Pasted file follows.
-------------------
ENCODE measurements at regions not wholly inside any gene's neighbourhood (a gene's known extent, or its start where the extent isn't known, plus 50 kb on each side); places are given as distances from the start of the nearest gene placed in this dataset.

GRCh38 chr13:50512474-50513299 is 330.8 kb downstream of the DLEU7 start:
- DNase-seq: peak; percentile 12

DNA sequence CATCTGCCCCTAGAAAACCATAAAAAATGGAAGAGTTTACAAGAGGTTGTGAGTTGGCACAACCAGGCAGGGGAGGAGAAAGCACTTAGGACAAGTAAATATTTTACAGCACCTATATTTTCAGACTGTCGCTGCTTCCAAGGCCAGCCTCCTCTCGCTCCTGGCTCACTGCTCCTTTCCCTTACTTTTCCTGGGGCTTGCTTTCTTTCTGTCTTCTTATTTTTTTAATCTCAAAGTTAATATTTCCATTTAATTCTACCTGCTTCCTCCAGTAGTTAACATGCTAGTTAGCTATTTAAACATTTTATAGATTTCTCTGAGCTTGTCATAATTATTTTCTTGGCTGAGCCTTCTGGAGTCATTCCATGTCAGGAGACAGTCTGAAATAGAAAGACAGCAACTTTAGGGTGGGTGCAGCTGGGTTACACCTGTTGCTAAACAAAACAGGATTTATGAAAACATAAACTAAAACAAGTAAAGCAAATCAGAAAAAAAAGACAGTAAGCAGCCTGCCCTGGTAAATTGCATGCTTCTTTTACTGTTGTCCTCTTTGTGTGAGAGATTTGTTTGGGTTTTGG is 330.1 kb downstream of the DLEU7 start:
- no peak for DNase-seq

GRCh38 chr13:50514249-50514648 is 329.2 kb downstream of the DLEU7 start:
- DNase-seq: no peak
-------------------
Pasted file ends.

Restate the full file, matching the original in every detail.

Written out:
ENCODE measurements at regions not wholly inside any gene's neighbourhood (a gene's known extent, or its start where the extent isn't known, plus 50 kb on each side); places are given as distances from the start of the nearest gene placed in this dataset.

GRCh38 chr13:50512474-50513299 is 330.8 kb downstream of the DLEU7 start:
- DNase-seq: peak; percentile 12

DNA sequence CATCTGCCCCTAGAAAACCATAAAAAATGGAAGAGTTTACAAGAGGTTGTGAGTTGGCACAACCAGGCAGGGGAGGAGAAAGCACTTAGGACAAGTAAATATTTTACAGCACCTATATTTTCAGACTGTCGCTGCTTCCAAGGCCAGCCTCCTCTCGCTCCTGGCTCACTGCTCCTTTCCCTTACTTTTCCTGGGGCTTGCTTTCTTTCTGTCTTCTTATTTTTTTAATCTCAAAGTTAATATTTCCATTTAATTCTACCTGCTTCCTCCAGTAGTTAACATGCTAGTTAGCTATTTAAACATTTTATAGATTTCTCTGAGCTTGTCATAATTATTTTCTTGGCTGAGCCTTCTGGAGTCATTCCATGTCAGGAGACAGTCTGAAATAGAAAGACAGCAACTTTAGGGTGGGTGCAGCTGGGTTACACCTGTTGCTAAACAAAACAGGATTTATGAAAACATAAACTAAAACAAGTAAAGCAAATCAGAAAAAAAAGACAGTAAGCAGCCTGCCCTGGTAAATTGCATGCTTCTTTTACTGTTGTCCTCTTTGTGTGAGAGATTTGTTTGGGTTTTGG is 330.1 kb downstream of the DLEU7 start:
- no peak for DNase-seq

GRCh38 chr13:50514249-50514648 is 329.2 kb downstream of the DLEU7 start:
- DNase-seq: no peak